Barking Tree Frog

One of Virginia’s less common tree frogs has a distinctive call.

After the long, still, silent hours of winter darkness, one of the pleasures of spring and summer in Virginia is the swelling chorus of night sounds that begins with the first few tentative pips from the earliest spring peepers and slowly grows to a crescendo of chirps, croaks, whirs, rasps, and more throbbing in the thick, velvety blanket of an August night. 

It’s a song of many parts, and the performers might vary depending on just where you are in the Commonwealth, from the bullfrog in the pond to the katydids in the treetops to that one really persistent cricket holed up in your laundry room. But only a lucky few of us have ever had the privilege of getting an earful of one of Virginia’s less-common amphibians: the barking tree frog.

According to the Virginia Department of Wildlife Resources (DWR), Virginia has 28 species of frog, of which six are tree frogs. The barking tree frog—Hyla gratiosa—is the largest of these tree frogs, which admittedly is a distinction somewhat like being the tallest member of the U.S.A. gymnastics squad, given that a real whopper of a BTF might measure in at just under three inches. The frog’s territory ain’t so big either. While barking tree frogs are not uncommon in the coastal south, from South Carolina and into the gulf states, in Virginia they are (mostly) confined to the southeast corner of the state.

More on that “mostly” in a minute, but as to how these mighty pipsqueaks got their common name, you can have a listen for yourself on the Virginia Herpetological Society’s website (VirginiaHerpetologicalSociety.com) and form your own opinion. Does this frog call sound like the distant barking of a hound dog? 

Well maybe, and maybe that’s a stretch, but the thing about frogs is that the best way to find them is with your ears, and by “figuring out what that thing sounds like,” says herpetologist Kortney Jaworski. It’s a helpful mnemonic for remembering what’s your Cope’s or your cricket or your carpenter (“like a hammer on a roof in the distance,” says Jaworski).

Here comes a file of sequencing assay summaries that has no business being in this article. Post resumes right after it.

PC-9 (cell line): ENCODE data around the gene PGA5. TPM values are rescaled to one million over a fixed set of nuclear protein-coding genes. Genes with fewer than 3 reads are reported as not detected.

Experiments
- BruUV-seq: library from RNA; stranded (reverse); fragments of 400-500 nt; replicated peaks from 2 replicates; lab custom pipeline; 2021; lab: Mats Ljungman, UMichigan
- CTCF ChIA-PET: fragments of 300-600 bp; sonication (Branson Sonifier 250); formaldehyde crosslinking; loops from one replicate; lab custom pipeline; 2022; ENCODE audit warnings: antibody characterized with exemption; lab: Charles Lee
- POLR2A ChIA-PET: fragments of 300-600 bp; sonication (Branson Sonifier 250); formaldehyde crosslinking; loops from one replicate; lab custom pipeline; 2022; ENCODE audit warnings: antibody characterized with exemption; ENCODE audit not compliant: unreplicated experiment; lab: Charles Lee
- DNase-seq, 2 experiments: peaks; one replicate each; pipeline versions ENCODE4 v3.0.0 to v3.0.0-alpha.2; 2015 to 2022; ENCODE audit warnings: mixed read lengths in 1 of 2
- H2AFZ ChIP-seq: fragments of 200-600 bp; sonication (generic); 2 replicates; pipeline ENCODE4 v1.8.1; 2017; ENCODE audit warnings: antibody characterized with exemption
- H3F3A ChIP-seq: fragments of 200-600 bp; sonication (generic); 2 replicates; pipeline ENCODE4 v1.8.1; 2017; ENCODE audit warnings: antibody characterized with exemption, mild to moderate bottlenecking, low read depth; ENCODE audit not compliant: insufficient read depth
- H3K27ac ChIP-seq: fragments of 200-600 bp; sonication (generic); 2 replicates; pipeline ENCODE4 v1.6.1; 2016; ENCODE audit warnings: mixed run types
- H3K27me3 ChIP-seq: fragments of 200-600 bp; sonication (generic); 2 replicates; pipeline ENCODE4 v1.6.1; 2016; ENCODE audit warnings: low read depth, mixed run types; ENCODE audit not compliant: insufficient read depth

Jaworski is the herpetology curator for the Virginia Living Museum in Newport News, which seems like one of the cooler day jobs a person might have; me, I’d happily pass on another round of Slack channel chats and Zoom meetings for a go at whatever “amphibian enrichment activities” might entail. But when she’s not overseeing the care and concerns of the museum’s “herps” collection, one of the parts of her job that she most enjoys, says Jaworski, is education and outreach. In that capacity, she coordinates the local chapter of the nationwide citizen-science project FrogWatch USA, which might more accurately be called “FrogListen USA,” in that it calls on volunteers to learn to identify and monitor local frog and toad populations by sound. That’s where those mnemonics come in handy.

Illustration by Shane Cluskey

While you might think of frogs as aquatic creatures, tree frogs—as their name implies—do actually spend much of their lives up in trees (or occasionally, on a summer night, plastered to one of your window panes). Still, if only for a brief time, they need water, if only a little, to breed. According to the DWR, barking tree frogs might use ponds and swamps but also “ephemeral” sites including roadside ditches, swales, and sinkholes. While most frogs, says Jaworski, typically call from the water’s edge or nearby vegetation, male barking tree frogs descend from their arboreal heights and actually float on the water while calling, like a bunch of dudes drifting on blow-up floats at a spring break pool party. 

Now, here’s your shot at citizen-science glory. Barking tree frogs’ breeding season in Virginia is from May through August, with much of the activity in the late-spring-to-early-summer stretch when we get those nice drenching summer rainstorms. This is the season to listen. And remember that “mostly” qualifier about where they’re found in Virginia? According to the Virginia Department of Conservation and Recreation (DCR, not to be confused with DWR), “The barking tree frog has been documented in new counties in the past decade, which could be a sign that the species is expanding its range.” 

Could you be the one to record auditory evidence of that new territory?  

There are local FrogWatch chapters around the state that offer training before the start of frog-and-toad season every year. Join the cause, chase the quest, and even if you can’t count a Hyla gratiosa among your finds, you’ll get to hang out in the dark with a nice bunch of amphibian enthusiasts, which in these screen-saturated times, can’t be the worst way to pass a summer evening.


This article originally appeared in the August 2024 issue. 

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